When Christopher Hahn describes how Pittsburgh Opera's foreign artists obtain their work visas it's with typical operatic bombast: "Byzantine," and "perfectly Kafkaesque." But while the Opera's artistic director feels his organization understands the rules -- and the quirks -- of the post-9/11 immigration system well enough to manage, there are still moments when the bureaucratic labyrinth makes Hahn and Artist Coordinator Chris Powell's aria turn tragic.
Two weeks ago, less than a month before Pittsburgh Opera's production of Handel's Julius Caesar was to begin, soprano Alexandrina Pendatchanska still had not received the work visa she'd applied for nearly six months before. "The show must go on in our world," says Hahn. "It's highly unlikely we'd ever cancel. But this particular instance is a very atypical opera, sung by specialists -- it requires a lot of preparation. I couldn't have brought someone in and [tried] to teach it to them in three weeks. I did wonder for a moment if we'd have to cancel."
Fortunately, one soprano who does know the role was available -- a Korean, who, miraculously, happens to have a green card. But this is not the first time a production's future has hung by a bureaucratic thread. Since the reworking of immigration policy brought about by the war on terror, such occurrences have become more and more common.
"These problems have always existed, simply because the four [U.S. visa] service centers are all overworked, and when it comes to artists, it's not exactly top priority," says Powell, whose tasks as artist coordinator include guest artists' paperwork. But, he adds, "since 9/11 it has been more pronounced."
This isn't just Pittsburgh Opera's problem, but an arts-industry-wide difficulty. In order to decrease the recent backlog, visa applications can now only be submitted six months before the start of work -- a timeframe already unrealistic, but made doubly so when you take into account that every foreign embassy has its own rules. In Tel Aviv, for example, there is a 30-day waiting period between getting the go-ahead from the U.S. government and when an artist can actually acquire the paperwork. According to Hahn and Powell, what was once a last resort -- paying a fee to expedite processing, and getting congressional help in pushing the system along -- is now the status quo. Another singer in Julius Caesar, French countertenor Christophe Dumaux, only barely received his credentials in time, and then only with the last-minute pleading of Sen. Rick Santorum's office.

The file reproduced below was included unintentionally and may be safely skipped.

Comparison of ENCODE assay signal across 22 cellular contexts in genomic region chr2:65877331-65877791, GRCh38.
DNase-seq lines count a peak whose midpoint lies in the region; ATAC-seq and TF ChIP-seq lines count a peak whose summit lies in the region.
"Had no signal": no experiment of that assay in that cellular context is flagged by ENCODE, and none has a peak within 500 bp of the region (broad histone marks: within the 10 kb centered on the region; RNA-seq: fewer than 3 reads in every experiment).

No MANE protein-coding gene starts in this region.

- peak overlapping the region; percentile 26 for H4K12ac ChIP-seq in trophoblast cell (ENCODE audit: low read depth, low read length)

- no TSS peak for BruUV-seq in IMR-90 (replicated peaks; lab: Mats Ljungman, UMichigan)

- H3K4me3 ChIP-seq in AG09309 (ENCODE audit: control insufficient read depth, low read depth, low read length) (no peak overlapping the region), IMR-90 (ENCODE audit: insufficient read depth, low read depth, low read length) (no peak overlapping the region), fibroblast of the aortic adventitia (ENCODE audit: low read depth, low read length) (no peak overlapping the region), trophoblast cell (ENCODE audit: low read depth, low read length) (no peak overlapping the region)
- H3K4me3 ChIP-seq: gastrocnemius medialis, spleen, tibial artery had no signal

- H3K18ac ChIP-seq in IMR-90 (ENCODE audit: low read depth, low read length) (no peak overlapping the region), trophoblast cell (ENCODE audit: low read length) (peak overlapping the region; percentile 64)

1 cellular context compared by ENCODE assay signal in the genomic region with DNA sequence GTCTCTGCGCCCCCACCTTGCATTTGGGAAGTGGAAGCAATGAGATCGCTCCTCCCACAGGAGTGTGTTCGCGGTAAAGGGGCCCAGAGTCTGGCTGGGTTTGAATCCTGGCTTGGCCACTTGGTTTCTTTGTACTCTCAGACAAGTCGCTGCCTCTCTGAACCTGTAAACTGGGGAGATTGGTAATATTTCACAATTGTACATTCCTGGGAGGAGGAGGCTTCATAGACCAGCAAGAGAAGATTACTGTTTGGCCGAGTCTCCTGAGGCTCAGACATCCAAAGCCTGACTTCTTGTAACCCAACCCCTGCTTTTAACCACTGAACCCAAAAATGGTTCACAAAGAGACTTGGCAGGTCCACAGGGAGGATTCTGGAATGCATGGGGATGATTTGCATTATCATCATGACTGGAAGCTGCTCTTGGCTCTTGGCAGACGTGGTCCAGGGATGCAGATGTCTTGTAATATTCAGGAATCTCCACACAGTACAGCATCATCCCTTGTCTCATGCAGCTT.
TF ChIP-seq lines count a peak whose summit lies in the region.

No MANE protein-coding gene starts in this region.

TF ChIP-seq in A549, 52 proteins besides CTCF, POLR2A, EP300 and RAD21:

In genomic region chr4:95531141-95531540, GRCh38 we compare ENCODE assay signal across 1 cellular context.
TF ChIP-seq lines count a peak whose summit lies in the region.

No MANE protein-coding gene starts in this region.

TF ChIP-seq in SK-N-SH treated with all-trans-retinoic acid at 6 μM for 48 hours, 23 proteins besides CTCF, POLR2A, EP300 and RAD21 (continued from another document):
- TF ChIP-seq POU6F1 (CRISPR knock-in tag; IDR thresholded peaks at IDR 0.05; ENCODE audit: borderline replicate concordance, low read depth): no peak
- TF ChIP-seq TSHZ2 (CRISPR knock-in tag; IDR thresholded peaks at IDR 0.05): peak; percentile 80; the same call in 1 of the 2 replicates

"The dampening effect is that you think very hard about who you're going to bring," says Hahn. "In earlier years, you had a fighting chance of getting someone, but now your chances are halved to a certain part of world ..."
Pittsburgh Opera is luckier than some, he adds, largely because of government officials willing to go to bat for artists and because the Vermont immigration office that handles visas for our region is actually one of the more responsive ones. Unlike many smaller companies, Pittsburgh Opera can handle the $1,000 expedited processing fee, although with difficulty.
Hahn has no plans to lower the organization's standards, but he and Powell realize that problems, and emergency replacements, will be a part of their jobs for the foreseeable future.
"September 11 has made it more difficult to get a foreign artist in, and deservedly so -- I'm glad that they're scrutinizing more," Powell allows. "But these, after all, are opera singers."